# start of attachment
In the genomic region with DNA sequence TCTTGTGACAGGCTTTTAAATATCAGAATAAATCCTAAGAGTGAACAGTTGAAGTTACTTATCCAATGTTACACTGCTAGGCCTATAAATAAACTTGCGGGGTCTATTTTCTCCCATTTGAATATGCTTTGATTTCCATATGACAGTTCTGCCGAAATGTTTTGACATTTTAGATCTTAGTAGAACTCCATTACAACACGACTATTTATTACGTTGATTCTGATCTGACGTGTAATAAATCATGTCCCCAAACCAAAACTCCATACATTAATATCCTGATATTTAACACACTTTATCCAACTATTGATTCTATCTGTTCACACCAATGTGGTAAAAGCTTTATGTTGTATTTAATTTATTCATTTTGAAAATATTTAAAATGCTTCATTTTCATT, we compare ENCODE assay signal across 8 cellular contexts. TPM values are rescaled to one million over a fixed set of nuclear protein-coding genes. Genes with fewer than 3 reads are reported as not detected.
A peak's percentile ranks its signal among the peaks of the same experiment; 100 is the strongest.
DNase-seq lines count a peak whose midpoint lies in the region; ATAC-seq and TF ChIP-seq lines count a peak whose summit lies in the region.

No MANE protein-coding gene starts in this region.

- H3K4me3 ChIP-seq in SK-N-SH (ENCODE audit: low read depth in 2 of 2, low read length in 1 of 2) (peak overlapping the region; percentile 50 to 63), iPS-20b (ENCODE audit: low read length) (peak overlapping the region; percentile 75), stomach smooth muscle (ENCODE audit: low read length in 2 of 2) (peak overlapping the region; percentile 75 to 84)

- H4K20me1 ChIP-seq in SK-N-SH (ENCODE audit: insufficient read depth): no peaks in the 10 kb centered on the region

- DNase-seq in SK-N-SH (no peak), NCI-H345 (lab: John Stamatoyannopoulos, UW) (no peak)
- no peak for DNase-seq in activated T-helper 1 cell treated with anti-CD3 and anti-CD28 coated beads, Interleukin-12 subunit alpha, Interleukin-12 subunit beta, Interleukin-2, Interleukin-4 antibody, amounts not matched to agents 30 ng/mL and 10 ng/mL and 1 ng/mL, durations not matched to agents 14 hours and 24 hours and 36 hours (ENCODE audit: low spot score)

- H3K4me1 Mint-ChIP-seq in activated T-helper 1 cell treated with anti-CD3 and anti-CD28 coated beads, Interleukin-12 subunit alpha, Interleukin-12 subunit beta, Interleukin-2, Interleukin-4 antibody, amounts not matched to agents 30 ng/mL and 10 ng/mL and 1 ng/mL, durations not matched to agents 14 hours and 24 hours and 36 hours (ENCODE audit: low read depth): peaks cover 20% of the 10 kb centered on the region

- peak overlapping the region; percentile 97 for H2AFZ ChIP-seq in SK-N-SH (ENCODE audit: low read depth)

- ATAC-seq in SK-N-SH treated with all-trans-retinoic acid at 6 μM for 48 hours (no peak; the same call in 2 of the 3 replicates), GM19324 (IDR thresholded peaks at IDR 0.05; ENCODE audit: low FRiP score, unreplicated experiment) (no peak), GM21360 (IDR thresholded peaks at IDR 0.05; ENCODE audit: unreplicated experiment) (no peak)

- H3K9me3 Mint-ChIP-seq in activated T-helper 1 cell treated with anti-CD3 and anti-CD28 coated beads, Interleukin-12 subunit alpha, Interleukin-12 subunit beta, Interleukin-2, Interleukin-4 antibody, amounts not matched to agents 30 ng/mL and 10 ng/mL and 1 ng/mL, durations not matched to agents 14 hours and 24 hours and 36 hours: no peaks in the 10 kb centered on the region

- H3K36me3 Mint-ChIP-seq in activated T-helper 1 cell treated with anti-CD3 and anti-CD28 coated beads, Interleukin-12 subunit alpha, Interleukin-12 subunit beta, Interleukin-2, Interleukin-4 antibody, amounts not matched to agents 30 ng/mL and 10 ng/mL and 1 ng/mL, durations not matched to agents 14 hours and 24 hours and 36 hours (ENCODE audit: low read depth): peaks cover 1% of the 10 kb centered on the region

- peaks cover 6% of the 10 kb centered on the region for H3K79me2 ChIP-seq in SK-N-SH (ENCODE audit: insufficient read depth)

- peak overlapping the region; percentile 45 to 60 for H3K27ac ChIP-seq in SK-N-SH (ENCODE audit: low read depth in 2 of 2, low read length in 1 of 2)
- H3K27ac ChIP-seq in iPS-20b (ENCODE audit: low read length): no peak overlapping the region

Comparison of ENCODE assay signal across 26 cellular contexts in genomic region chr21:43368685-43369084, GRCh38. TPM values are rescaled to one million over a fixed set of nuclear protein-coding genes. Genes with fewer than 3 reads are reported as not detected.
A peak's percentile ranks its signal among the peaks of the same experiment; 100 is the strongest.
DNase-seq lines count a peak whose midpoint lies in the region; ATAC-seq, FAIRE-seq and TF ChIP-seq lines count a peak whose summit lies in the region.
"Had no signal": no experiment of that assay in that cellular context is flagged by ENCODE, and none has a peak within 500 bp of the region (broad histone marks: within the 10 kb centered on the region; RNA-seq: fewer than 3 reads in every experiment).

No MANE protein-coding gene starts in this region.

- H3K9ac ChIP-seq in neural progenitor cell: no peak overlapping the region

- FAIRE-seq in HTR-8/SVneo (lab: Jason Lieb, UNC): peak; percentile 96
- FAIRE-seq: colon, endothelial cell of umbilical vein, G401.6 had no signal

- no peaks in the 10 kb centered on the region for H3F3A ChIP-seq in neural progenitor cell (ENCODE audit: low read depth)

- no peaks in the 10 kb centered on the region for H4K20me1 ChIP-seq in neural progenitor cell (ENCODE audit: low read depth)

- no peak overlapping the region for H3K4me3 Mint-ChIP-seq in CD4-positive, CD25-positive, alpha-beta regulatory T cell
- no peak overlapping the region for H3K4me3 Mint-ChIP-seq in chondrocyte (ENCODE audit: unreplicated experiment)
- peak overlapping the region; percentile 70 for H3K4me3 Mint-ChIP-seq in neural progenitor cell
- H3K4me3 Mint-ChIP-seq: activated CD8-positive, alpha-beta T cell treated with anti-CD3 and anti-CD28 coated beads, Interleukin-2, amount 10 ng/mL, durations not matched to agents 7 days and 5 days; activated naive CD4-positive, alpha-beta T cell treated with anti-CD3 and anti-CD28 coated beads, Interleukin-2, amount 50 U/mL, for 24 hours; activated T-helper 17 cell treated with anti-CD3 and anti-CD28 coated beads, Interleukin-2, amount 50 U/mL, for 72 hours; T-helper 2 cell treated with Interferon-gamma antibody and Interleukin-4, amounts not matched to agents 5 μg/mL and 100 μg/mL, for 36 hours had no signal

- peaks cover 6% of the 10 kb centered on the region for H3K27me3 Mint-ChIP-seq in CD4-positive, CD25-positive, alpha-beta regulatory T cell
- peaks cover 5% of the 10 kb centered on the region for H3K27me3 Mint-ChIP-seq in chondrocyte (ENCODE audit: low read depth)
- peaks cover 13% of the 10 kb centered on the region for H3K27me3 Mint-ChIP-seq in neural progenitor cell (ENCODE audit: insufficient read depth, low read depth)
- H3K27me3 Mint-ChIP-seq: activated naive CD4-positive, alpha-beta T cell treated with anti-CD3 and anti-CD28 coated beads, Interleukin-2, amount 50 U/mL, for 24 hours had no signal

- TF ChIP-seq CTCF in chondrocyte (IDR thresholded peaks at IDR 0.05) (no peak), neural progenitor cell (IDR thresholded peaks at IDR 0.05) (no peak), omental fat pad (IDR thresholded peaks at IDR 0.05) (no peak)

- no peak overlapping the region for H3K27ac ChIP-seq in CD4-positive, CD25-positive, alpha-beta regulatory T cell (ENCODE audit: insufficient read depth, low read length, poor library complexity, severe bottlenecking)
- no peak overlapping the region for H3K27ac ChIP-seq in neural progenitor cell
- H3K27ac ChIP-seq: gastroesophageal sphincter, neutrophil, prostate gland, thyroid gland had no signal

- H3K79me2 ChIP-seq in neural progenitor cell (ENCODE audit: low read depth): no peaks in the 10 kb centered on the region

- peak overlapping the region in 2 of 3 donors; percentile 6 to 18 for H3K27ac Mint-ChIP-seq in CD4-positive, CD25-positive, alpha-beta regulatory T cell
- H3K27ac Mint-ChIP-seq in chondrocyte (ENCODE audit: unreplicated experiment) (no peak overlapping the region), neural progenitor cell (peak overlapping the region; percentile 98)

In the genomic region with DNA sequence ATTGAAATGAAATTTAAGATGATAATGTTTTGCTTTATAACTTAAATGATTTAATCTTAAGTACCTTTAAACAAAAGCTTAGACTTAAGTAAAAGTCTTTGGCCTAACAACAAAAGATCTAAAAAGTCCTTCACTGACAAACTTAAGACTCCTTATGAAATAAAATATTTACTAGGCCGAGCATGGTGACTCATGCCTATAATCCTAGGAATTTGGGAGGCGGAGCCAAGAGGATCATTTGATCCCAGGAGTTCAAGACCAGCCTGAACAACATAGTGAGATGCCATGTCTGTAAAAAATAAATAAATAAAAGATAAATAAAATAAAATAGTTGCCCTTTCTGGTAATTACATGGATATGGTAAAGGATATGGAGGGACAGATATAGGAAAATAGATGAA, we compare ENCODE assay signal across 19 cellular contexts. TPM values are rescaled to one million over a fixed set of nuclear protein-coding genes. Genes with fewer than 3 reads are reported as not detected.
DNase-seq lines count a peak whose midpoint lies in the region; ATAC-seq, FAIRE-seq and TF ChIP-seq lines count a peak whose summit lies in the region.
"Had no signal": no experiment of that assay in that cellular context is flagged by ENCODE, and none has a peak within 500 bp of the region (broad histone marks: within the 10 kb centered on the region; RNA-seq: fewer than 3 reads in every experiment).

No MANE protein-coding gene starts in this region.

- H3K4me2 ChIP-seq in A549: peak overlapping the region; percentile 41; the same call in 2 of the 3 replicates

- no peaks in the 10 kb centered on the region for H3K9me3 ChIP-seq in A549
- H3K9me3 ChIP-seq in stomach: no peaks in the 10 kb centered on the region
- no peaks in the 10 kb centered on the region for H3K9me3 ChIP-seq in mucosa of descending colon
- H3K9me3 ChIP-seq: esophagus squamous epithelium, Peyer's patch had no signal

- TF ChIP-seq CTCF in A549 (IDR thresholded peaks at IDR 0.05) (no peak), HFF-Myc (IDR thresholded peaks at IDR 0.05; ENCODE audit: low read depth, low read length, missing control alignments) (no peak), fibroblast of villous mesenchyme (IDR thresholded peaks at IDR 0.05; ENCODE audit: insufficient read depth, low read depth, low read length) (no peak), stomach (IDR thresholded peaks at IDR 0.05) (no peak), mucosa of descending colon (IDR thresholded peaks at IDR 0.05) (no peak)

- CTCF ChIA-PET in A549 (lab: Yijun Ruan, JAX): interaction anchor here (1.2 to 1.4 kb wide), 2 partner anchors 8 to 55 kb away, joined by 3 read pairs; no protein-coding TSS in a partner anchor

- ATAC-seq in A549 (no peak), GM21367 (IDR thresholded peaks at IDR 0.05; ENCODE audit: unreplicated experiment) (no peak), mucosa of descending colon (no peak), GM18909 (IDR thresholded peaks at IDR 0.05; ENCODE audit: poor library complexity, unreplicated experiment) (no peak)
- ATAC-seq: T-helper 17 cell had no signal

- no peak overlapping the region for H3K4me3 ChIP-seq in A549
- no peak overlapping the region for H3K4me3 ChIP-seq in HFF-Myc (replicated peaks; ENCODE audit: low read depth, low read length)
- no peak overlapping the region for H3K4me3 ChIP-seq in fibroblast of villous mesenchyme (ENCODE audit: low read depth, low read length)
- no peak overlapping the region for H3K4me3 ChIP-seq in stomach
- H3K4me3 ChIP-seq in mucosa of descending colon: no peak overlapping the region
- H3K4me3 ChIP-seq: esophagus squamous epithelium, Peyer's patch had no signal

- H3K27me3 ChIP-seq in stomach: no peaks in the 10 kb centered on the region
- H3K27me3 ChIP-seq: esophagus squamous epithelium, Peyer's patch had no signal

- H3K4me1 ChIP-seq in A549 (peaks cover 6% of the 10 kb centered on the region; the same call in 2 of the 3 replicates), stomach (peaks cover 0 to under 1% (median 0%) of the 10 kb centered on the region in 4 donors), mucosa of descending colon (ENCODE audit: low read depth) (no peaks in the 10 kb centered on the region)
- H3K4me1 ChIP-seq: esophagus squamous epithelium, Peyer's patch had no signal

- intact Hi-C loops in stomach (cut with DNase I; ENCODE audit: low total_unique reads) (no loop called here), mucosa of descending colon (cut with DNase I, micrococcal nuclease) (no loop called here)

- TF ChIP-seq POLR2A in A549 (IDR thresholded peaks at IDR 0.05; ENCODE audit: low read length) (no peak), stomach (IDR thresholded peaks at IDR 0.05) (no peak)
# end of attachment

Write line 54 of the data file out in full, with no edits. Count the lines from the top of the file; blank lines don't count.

- ATAC-seq: T-helper 17 cell had no signal